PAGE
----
Health workforce

Summaries of contributions

Tuire Santamaki-Vuori, Finnish Public Services Unions’ EU Working Party (FIPSU)

The following is extracted from a much longer submission:

Language proficiency is important in regulated health care professions, in which the guarantee of patient safety is imperative, and attaining the appropriate level takes years. Employees should be able to complete necessary studies during paid work hours and they should be tested on aural comprehension, speech and conversation, reading comprehension and writing.

Immigrants should receive sufficient information about handling such issues as degree equivalency.

Before recruiting, employers need to be certain that employees have received sufficient information about the terms and conditions of employment, the collective agreement in force and the general rights and responsibilities of an employee.

The increasingly aggressive recruiting of health care employees by Western countries has caused severe problems for the countries of origin. Migration is, however, the right of every health worker and those willing to move elsewhere should not be made the culprits for their countries’ problems.

It is not ethically acceptable for Western countries to recruit people from poorer countries in order to fix their own workforce shortages. Support should be given for strategies that contribute to providing a sufficient workforce for all countries.

Global Health Workforce Alliance, Geneva, Switzerland

Note: The GHWA provided a number of specific comments on the articles and these will be duly considered when the draft is revised. Below are selected highlights of GHWA’s general comments.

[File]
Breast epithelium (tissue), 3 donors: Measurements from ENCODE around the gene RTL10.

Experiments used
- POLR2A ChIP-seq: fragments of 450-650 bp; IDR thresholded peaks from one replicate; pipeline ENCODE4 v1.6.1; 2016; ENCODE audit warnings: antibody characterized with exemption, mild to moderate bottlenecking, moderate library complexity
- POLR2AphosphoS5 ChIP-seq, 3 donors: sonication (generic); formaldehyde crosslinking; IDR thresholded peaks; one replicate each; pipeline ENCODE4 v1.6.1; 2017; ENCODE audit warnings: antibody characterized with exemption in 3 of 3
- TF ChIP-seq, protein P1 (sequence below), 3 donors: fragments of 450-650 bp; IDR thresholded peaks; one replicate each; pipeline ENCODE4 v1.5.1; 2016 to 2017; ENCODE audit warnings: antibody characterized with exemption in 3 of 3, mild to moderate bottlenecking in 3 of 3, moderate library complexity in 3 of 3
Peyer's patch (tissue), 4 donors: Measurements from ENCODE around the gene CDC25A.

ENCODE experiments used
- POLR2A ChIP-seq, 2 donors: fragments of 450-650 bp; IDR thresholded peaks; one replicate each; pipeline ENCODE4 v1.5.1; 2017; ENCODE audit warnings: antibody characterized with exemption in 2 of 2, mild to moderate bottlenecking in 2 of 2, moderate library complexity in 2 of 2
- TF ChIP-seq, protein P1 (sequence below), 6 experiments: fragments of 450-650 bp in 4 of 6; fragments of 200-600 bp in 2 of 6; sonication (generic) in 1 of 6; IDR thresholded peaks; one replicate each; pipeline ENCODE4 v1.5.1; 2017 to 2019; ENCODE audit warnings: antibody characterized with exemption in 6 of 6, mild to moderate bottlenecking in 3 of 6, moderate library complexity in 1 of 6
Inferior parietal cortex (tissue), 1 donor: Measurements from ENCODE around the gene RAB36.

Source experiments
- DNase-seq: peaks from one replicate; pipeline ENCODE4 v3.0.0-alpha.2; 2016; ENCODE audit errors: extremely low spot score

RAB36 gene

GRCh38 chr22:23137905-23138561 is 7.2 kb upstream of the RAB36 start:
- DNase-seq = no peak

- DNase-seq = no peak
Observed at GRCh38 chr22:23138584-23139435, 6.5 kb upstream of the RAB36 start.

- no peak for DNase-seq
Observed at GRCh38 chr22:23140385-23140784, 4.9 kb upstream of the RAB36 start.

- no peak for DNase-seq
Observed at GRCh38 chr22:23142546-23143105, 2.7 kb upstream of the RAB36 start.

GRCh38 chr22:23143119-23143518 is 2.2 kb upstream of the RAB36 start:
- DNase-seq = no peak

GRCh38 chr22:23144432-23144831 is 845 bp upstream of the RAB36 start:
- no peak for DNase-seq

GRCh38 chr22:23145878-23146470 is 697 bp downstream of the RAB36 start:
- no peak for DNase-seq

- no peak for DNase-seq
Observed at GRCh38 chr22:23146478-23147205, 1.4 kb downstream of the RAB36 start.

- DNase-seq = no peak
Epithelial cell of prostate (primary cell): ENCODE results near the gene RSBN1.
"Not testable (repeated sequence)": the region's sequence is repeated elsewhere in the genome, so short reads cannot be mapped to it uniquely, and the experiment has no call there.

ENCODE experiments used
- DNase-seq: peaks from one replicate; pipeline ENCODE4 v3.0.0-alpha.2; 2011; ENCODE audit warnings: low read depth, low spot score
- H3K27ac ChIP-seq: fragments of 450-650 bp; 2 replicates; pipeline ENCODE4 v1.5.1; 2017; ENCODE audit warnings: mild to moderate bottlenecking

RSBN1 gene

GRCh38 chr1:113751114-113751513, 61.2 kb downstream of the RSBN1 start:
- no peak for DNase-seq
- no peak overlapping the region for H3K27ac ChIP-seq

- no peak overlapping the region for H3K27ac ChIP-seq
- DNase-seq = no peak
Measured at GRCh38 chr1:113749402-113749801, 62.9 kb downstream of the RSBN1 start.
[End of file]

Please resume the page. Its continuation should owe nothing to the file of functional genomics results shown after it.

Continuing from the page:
• Emphasis on the code being a voluntary issue and the selectively mild and guarded language undermines its effectiveness.
  • The code has gone to great length to articulate the rights and support for migrant health workers in destination countries, and has not focused on the search for tangible solutions to mitigate the negative impact in the source countries.
  • The code is silent on the role international initiatives’ in-country recruitment (public to private) plays in weakening public health service sector.
  • The double face of active recruitment should be articulated and emphasized.
  • There is need to articulate clearly the obligations of both source and destination Member States; and call for more commitment to implement the code.
  • A general framework to facilitate countries to navigate through managing migration efficiently would help both source and destination countries as well as facilitate monitoring.

Last update:

10 October 2014 13:26 CEST